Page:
Sea-surface temperature reconstruction of sediment cores from the Skagerrak

We attempt a reconstruction of salinity levels of the central Baltic Sea based on diatom assemblages, the isotopic composition of organic matter and sedimentological expression of anoxia over the last 10 000 years. We use the data to investigate the dependence of salinity levels on climate evolution and isostasy. Changes in salinity of surface and deep waters were most pronounced from 8400 to approximately 5000 cal. BP. Density stratification between salty deep and fresher surface waters caused the frequent development of anoxic conditions and deposition of laminated sediments on large parts of the sea floor in the central Baltic Sea, and dramatic changes in organic carbon-accumulation rates. From 5000 to 3100 cal. BP, the salinity of the basin decreased, oxygenation of deep sea floors was improved, and fertility of the sea surface was significantly reduced. This is reflected by low accumulation rates of organic carbon in bioturbated sediments. Since 2800 cal. BP, salinity rose again and anoxic periods were more common. Even though the major steps in environmental evolution in the Baltic Sea coincide with known patterns of climatic change of the North Atlantic realm over the last 10 000 years, we find no conclusive evidence for synchronous changes or linear responses on submillennial timescales. However, we note that major variations in our salinity records agree with temporal patterns of reconstructed summer warmth and winter precipitation in southern Scandinavia. Both types of record suggest that climate in the mid-Holocene was far from stable. Our data also confirm that climate evolution over the late Holocene had significant impact on environmental conditions in the Baltic Sea.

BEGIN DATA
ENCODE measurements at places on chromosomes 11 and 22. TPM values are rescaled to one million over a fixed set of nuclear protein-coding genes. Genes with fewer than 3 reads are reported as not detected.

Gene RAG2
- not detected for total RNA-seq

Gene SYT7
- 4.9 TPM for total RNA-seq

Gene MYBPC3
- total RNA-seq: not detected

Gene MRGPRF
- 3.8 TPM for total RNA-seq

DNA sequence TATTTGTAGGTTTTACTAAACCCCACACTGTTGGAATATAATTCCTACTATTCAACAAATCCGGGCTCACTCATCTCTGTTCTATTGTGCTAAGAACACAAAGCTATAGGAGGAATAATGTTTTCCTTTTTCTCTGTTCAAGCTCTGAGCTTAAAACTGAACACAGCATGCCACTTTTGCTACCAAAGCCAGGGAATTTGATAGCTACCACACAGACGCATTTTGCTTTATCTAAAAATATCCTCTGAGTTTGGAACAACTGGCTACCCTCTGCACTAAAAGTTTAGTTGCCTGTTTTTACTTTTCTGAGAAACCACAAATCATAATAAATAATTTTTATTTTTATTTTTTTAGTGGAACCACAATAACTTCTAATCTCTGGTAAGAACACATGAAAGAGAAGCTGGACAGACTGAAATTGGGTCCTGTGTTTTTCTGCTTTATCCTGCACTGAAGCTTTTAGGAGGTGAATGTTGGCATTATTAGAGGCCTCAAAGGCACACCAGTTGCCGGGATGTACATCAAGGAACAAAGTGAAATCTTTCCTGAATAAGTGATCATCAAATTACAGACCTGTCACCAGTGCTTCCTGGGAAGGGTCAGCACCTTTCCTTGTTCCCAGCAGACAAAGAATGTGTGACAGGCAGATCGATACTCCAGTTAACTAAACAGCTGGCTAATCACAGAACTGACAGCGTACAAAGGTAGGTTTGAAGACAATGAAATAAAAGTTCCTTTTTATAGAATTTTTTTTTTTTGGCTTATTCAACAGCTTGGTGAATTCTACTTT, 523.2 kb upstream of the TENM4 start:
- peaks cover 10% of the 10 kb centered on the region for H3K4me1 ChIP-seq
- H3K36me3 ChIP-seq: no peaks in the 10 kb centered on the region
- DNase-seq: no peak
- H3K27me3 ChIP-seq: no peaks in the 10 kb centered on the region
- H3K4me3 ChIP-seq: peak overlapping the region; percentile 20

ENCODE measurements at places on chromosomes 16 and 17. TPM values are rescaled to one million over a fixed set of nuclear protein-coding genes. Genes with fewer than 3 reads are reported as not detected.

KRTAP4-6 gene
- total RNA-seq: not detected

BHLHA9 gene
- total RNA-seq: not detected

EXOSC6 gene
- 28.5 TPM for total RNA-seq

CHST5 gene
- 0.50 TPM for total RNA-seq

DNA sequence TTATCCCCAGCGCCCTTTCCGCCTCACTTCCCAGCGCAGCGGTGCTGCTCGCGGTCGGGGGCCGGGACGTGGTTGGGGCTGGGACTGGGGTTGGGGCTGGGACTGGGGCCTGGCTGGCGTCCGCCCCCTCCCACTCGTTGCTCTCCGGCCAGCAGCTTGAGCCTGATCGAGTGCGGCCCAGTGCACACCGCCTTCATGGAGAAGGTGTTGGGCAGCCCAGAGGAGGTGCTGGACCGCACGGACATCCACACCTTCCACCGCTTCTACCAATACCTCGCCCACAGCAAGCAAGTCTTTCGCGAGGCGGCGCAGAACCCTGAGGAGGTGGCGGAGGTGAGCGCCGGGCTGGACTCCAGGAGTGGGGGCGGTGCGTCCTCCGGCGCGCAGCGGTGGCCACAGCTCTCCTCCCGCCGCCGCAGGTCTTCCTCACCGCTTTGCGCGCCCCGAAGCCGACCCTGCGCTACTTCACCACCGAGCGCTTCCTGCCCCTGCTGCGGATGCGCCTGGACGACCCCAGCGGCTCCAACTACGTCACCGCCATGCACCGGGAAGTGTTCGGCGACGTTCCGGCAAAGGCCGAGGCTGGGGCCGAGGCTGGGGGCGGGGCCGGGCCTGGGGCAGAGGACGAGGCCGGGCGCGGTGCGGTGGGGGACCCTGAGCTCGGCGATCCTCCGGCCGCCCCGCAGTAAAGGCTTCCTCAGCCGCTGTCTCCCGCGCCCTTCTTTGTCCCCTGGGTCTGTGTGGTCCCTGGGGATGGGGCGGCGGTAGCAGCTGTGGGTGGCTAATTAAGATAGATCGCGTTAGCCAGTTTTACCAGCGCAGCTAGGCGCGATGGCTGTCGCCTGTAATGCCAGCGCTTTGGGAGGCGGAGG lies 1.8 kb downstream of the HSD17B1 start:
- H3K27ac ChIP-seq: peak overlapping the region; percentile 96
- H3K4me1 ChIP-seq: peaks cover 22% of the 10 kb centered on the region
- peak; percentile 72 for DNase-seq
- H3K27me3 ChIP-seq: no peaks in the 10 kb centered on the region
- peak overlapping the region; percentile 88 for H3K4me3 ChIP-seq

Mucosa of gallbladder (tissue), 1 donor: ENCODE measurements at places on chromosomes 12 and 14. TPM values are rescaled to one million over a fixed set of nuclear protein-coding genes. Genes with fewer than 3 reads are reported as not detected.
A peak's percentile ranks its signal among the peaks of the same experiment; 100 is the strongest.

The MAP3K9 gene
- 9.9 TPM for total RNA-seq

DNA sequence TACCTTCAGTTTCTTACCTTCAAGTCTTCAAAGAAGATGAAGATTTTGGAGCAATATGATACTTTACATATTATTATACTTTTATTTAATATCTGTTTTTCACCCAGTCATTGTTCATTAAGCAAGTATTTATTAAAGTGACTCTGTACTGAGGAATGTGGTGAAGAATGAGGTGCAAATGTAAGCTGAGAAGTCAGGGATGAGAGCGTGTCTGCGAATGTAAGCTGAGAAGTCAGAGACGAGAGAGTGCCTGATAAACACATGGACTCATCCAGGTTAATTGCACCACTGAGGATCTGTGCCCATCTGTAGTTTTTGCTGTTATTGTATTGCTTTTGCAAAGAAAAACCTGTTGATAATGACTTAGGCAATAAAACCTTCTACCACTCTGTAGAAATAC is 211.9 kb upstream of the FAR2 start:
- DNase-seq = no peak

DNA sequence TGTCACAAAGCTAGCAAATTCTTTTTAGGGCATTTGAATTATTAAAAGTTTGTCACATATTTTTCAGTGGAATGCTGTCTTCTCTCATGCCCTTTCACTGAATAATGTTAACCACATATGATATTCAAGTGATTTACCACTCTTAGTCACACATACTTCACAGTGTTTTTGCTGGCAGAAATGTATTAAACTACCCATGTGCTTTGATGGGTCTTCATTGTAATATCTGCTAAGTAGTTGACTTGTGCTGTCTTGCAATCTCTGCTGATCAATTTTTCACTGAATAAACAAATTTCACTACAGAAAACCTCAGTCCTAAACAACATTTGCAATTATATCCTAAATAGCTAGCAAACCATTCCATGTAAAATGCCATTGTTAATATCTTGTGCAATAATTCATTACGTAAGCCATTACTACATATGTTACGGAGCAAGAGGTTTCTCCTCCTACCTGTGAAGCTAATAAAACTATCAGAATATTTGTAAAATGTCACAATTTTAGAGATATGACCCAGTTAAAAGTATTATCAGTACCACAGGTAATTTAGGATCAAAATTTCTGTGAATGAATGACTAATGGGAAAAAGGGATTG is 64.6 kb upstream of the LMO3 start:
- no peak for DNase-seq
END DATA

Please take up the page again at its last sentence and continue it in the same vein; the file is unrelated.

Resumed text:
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CC BY 4.0